1975 - Pine Ridge Reservation Shootout. In June, two FBI agents entered the Pine Ridge Reservation claiming that they were looking for a tribal member on theft and assault charges. Shots were fired under confusing circumstances, resulting in the death of two FBI agents and one AIM member. The violence that ensued was coupled with the criminalization of the AIM movement. AIM activist Leonard Peltier was arrested, tried, and convicted for the deaths of the FBI agents. He remains in federal prison after surviving some 25 years.
1976 - First Annual “Un-Thanksgiving Day.” On Thanksgiving Day, AIM and The International Indian Treaty Council organized this event on Alcatraz to honor the men and women who participated in the occupation of Alcatraz, to keep the spirit of the occupation alive, to honor Indian elders and ancestors who struggled against the European invasion of the Americas, to continue the struggle for justice for Indian people today, and to remind all Americans that there still are Indian warriors fighting against the powers and oppression of the white government.
1978 - Indian Child Welfare Act. This law was approved by President Jimmy Carter and addressed the widespread practice of transferring the care and custody of Indian children to non-Indians. It recognized Indian extended family rights and the authority of tribal courts to hear the adoption and guardianship cases of Indian children and established a strict set of statutory guidelines for those cases heard in state court.
1978 - American Indian Religious Freedom Act. This law promised to “protect and preserve for American Indians their inherent right of freedom to believe, express, and exercise” traditional religions, “including but not limited to access to sites, use and possession of sacred objects, and the freedom to worship through ceremonial and traditional rites.” It was the first US policy statement recognizing traditional Indian religious practices and practitioners.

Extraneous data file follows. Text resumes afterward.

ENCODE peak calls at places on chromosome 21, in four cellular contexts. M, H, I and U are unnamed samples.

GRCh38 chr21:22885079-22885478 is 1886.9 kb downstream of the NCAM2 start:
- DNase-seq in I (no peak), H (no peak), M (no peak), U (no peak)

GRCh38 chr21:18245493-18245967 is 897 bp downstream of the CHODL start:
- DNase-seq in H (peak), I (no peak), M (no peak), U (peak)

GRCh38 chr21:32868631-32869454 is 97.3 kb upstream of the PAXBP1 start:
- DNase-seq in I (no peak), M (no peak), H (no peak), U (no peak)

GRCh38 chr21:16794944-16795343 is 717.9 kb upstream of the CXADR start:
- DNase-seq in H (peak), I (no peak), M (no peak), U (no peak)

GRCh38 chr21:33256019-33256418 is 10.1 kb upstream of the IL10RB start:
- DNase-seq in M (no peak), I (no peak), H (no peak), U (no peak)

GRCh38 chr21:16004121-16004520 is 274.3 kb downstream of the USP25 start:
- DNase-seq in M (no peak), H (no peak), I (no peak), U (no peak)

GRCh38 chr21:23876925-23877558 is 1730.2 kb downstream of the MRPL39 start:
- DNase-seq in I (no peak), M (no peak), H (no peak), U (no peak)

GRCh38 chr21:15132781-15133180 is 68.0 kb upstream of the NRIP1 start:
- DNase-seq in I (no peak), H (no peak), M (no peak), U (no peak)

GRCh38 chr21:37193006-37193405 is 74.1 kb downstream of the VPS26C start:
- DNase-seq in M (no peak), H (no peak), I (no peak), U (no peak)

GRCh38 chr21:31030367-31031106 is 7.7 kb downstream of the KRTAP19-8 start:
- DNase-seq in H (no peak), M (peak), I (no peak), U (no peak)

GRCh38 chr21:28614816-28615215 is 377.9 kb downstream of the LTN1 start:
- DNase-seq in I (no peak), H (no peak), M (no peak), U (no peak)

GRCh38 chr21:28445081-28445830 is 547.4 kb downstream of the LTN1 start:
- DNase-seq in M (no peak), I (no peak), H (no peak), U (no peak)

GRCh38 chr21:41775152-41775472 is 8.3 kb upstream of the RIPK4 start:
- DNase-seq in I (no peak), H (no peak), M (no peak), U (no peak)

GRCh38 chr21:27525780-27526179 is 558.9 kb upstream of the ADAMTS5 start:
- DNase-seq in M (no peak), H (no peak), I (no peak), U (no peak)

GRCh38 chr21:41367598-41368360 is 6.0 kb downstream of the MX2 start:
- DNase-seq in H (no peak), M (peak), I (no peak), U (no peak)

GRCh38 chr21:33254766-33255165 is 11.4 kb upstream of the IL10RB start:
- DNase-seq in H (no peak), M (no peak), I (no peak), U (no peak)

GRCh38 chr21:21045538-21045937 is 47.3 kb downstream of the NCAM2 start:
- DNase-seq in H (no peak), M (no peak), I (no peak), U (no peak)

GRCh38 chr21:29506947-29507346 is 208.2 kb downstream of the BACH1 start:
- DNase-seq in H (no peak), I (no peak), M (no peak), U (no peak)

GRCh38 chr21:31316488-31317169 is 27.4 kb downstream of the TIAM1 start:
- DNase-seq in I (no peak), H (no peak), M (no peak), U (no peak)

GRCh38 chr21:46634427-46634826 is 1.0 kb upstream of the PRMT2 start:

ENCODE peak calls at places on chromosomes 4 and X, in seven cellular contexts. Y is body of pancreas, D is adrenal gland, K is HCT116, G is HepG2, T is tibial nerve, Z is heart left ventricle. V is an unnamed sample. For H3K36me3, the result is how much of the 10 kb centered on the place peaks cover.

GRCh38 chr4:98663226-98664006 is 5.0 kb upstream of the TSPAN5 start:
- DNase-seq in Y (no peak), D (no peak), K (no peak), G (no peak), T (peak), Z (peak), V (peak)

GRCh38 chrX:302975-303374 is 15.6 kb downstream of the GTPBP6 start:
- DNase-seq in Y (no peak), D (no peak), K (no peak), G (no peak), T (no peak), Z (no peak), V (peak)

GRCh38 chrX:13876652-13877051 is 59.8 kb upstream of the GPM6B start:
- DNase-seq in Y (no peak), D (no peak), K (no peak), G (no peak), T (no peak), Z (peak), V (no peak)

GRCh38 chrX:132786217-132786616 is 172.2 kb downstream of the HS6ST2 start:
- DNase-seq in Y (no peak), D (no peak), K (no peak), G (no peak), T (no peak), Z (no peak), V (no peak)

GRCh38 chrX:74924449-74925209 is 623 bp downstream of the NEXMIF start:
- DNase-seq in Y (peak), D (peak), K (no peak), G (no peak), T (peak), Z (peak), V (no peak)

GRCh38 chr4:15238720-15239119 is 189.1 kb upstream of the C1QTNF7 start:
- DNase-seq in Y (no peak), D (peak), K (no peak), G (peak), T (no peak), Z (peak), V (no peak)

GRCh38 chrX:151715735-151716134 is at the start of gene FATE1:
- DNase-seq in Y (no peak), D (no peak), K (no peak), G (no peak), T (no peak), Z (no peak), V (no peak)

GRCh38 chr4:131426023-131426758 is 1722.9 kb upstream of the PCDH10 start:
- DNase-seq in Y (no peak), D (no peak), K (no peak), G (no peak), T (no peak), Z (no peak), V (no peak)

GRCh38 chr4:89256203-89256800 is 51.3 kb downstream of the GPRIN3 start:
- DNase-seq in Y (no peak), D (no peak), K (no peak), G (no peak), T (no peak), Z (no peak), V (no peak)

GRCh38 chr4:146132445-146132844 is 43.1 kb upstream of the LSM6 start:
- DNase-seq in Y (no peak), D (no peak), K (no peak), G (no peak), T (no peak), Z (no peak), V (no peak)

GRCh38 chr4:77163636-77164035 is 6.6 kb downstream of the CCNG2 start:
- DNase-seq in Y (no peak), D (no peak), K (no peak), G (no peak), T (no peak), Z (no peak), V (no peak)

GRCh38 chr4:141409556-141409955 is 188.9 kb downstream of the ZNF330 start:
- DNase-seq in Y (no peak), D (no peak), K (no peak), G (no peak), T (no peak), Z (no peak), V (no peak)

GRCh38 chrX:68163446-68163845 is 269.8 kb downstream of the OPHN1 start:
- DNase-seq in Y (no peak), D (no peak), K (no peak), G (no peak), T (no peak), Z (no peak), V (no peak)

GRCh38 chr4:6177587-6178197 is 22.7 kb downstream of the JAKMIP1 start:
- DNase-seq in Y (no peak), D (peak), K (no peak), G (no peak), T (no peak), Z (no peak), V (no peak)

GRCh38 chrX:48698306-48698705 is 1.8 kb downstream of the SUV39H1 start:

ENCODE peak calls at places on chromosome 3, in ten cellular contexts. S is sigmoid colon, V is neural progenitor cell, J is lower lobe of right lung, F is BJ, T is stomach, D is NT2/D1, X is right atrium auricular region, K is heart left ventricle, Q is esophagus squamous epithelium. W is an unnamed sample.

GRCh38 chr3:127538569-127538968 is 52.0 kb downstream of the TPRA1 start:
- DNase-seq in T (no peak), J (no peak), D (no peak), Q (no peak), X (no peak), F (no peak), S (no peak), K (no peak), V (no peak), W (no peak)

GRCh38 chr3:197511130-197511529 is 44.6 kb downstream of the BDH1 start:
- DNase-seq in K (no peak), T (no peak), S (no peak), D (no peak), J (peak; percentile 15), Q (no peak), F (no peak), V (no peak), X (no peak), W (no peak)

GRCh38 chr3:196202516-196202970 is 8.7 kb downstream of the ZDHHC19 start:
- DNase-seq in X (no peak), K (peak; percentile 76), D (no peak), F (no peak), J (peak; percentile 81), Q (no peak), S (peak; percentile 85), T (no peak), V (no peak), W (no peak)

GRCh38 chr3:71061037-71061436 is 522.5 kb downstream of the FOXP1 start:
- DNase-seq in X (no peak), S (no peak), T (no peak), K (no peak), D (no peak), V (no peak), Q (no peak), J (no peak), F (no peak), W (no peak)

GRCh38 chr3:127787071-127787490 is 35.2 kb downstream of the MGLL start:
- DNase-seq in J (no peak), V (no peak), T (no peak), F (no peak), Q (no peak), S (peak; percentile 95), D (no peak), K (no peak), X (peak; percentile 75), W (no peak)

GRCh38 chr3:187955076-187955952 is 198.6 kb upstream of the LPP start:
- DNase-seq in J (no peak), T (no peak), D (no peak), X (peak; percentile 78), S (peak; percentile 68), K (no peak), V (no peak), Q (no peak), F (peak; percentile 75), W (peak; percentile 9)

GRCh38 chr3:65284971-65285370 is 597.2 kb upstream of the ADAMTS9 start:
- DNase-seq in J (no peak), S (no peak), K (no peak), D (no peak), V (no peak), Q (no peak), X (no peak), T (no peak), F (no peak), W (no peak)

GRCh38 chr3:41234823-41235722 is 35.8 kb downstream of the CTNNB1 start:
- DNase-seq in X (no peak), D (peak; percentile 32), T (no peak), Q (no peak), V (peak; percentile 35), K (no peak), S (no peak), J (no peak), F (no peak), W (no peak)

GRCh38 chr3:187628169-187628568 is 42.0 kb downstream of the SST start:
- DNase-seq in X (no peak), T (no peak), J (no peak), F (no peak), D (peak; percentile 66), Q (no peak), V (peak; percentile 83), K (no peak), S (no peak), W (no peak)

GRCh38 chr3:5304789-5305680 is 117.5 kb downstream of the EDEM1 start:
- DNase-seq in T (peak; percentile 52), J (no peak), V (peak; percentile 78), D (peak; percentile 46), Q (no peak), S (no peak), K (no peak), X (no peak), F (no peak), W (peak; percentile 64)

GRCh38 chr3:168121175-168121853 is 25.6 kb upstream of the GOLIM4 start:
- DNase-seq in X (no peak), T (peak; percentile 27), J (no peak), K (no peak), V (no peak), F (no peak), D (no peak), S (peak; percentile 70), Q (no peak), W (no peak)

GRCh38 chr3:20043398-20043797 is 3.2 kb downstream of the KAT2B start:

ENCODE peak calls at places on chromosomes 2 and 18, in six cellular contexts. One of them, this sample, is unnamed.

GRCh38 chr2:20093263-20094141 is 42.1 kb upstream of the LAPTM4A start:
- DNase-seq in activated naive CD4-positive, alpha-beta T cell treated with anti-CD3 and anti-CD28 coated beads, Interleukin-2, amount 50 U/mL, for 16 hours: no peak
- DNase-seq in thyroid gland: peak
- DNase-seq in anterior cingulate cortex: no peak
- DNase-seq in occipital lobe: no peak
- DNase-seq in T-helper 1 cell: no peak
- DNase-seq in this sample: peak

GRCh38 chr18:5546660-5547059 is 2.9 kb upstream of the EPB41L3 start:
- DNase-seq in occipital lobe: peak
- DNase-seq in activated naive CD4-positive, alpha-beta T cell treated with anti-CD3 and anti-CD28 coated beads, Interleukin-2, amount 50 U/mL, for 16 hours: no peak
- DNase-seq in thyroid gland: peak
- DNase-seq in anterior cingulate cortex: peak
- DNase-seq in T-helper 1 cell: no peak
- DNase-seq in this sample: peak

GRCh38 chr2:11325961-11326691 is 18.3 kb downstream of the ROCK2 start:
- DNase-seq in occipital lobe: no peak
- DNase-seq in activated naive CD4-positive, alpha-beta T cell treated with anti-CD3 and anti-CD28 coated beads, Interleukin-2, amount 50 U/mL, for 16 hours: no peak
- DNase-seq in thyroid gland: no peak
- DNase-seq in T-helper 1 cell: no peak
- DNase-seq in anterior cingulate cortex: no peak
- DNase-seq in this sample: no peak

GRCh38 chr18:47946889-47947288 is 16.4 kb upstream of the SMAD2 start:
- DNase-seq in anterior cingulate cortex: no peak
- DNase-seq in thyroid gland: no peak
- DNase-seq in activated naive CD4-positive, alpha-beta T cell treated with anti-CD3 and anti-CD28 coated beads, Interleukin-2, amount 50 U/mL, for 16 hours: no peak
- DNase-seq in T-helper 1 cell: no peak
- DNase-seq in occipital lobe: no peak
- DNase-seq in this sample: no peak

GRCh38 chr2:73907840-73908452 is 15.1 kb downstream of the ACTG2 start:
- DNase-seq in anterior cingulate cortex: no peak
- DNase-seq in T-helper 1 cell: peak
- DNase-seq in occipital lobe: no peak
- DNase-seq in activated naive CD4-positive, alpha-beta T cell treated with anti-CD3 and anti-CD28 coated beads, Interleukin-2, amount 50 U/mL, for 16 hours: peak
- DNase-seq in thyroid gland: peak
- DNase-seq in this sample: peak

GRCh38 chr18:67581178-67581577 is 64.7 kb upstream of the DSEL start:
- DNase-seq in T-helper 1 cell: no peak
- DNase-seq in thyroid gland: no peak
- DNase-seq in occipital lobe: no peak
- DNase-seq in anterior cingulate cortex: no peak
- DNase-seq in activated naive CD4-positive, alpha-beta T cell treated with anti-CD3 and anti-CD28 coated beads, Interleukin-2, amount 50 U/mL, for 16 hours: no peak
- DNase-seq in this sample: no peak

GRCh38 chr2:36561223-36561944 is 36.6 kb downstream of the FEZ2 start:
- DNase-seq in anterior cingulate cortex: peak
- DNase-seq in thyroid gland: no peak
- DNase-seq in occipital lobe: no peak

1978 - The Longest Walk. This major national protest event of the Red Power Movement began in San Francisco when a group of American Indians set out for Washington, DC, to symbolize the forced removal and Indians from their ancestral homes and to draw attention to growing governmental and public backlash against efforts to protect Indian treaty rights and Native Peoples.
1978 - Tribally-Controlled Community College Assistance Act. This law provided for federal grants to tribally controlled community colleges. By the 1990s, 29 tribally-controlled colleges were located throughout Indian Country, each of which offers curricula based on the needs of the college’s tribal population of all ages.
1979 - Treaty Fishing Rights decision of the US Supreme Court. The Court upheld an Appeals Court decision in a matter popularly known as the Boldt case. It reaffirmed treaties in the northwest governing tribal fishing and allocated 50% of the fish in their “usual and accustomed places” to tribes for subsistence, commericial, and cultural purposes.
info from - http:/www.humboldt.edu/~go1/kellogg/